Does St George embarrass Oxford ?

[750 words]    Prime Minister Boris Johnson wished everyone a Happy St George’s Day yesterday. He felt, however, the need to reassure people that it was alright to celebrate St George’s Day and raise a glass, “without embarrassment and without shame”.

Most people will understand why he felt the need to issue such a reassurance. People know that the thinking called ‘political correctness’ now enjoys the status of religious Orthodoxy among western intellectuals.

You will therefore look in vain to find any endorsement of St George’s Day on the University of Oxford website. In fact St George’s Day does not figure, even though the University of Oxford is set in the heart of England, with a distinctly English and Christian heritage – Dominus Illuminatio Mea is the university motto, a citation from the first line of Psalm 27 in the Bible.

English heritage, however, appears to be a source of embarrassment and shame.

Why ?

English identity is evidently heresy at a University of Oxford dedicated to today’s religious Orthodoxy. In fact, Oxford is a centre of evangelism for this Orthodoxy, with cutting edge apostolic credentials and intentions.

On St George’s day, the University website home page carried the headline announcement about a new bursary scheme for Welsh students. Earlier in the week, it carried the announcement of new studentships for BAME students.

One week ago today, an online conference was due to be held titled, “Dismantling Whiteness: Critical White Theology”. The explanatory notice opened with the words:

‘Whiteness is a claim to power, it’s a claim to rightness, it’s a racialized claim and there is no such thing as being white and being a Christian, you have to resist that identity.’ 

I wonder how that statement accords with the provisions of the Equality Act 2010.

I also wonder

  1. how such a statement accords with logic and
  2. how it accords with reality.

For the logic, my research led me to this at Inside Higher Ed titled Dismantling Whiteness in Academe. Salvador Vidal-Ortiz explains:

It bears repeating that the dismantling of whiteness (as structure) is different from white (as race). When we talk about race in the classroom, I always make sure to distinguish between a race, a group of people, and the system that races encode. Here, I talk about whiteness as a discourse that enables a set of practices, which activates, with its own set of codes, certain responses and actions. But I am not speaking of white people…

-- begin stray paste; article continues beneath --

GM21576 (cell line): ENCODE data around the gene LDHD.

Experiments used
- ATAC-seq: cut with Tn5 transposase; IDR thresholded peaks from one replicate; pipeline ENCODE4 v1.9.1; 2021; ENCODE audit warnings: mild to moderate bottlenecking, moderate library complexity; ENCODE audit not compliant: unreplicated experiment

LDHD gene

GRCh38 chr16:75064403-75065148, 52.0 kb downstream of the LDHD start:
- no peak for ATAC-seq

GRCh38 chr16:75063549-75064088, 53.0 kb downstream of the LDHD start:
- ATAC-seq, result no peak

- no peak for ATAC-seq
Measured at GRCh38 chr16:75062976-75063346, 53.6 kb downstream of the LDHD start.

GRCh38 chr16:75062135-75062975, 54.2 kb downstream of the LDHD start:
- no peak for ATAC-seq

I still did not understand why there should be a reference to the colour “white” when this does not concern white people, as such. Then I realised that the clue to the logic being applied here lies in the words,

the system that races encode

I see. The objection is to white ways of looking at the world, ie the way in which white people think and behave – a mindset which contrasts with the way in which non-white people think and behave.

But they have already determined that whiteness is bad. Seeing themselves as anti-racist, Inside Higher Ed cannot be guilty of being seen as racist themselves. So they contrive an academic looking justification to advance and justify their predisposition. 

Once you understand that the logic applied is psychological rather than rational, then the meaning becomes clear.

Of course, such logic is false, indeed disingenuous. But then my response is prima facie evidence that I am applying the mentality of whiteness. Mea culpa !

Well, that’s the logic. How does the assertion about ‘whiteness’ compare with reality ?

We know that there is a great deal to regret and to be ashamed of in the history of White European colonialism. A great deal indeed. Applying the normal, accepted standards of morality which every human being recognises, that history is indeed littered with White European abuse – shocking abuse. Much academic research is now assiduously devoted to exposing and recording all this abuse.

Quite rightly.

But there appears to be a distinct dearth of research concerning any possible benign effects of European colonial rule.

Evidence for the benign ?

Which system do young Hong Kong democracy activists prefer ? The one inherited from British colonial rule – the one with the rule of law which guaranteed individual liberty and property, and so enabled Hong Kong’s astounding success ? Or the one the Chinese government has recently imposed ?

Presumably the new Chinese system reflects the mindset of “yellowness”, while the system Hong Kongers patently prefer reflects  the “whiteness” which accompanied British imperialism.

Or is this really about human beings, ideas and power – not racial stereotypes.